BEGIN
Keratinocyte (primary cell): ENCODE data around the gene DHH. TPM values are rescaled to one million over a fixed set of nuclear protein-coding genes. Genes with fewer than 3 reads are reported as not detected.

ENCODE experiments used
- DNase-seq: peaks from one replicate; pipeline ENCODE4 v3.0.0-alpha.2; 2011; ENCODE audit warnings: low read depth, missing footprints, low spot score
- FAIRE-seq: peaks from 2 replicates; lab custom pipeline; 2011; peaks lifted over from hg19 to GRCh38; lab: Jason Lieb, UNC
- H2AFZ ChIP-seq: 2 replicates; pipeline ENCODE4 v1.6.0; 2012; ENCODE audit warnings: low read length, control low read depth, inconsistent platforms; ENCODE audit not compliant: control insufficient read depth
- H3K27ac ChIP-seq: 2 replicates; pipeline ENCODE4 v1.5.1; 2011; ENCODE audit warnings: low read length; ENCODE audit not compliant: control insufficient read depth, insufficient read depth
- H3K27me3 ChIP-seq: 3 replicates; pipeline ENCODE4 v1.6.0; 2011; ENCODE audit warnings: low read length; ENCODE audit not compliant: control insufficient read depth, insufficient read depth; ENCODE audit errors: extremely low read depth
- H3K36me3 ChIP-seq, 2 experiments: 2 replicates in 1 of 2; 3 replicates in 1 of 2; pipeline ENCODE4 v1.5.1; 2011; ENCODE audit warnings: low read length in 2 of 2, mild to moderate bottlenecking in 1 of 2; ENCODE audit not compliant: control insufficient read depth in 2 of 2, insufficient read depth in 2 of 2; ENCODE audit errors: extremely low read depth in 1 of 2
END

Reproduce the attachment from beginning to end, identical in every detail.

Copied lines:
Keratinocyte (primary cell): ENCODE data around the gene DHH. TPM values are rescaled to one million over a fixed set of nuclear protein-coding genes. Genes with fewer than 3 reads are reported as not detected.

ENCODE experiments used
- DNase-seq: peaks from one replicate; pipeline ENCODE4 v3.0.0-alpha.2; 2011; ENCODE audit warnings: low read depth, missing footprints, low spot score
- FAIRE-seq: peaks from 2 replicates; lab custom pipeline; 2011; peaks lifted over from hg19 to GRCh38; lab: Jason Lieb, UNC
- H2AFZ ChIP-seq: 2 replicates; pipeline ENCODE4 v1.6.0; 2012; ENCODE audit warnings: low read length, control low read depth, inconsistent platforms; ENCODE audit not compliant: control insufficient read depth
- H3K27ac ChIP-seq: 2 replicates; pipeline ENCODE4 v1.5.1; 2011; ENCODE audit warnings: low read length; ENCODE audit not compliant: control insufficient read depth, insufficient read depth
- H3K27me3 ChIP-seq: 3 replicates; pipeline ENCODE4 v1.6.0; 2011; ENCODE audit warnings: low read length; ENCODE audit not compliant: control insufficient read depth, insufficient read depth; ENCODE audit errors: extremely low read depth
- H3K36me3 ChIP-seq, 2 experiments: 2 replicates in 1 of 2; 3 replicates in 1 of 2; pipeline ENCODE4 v1.5.1; 2011; ENCODE audit warnings: low read length in 2 of 2, mild to moderate bottlenecking in 1 of 2; ENCODE audit not compliant: control insufficient read depth in 2 of 2, insufficient read depth in 2 of 2; ENCODE audit errors: extremely low read depth in 1 of 2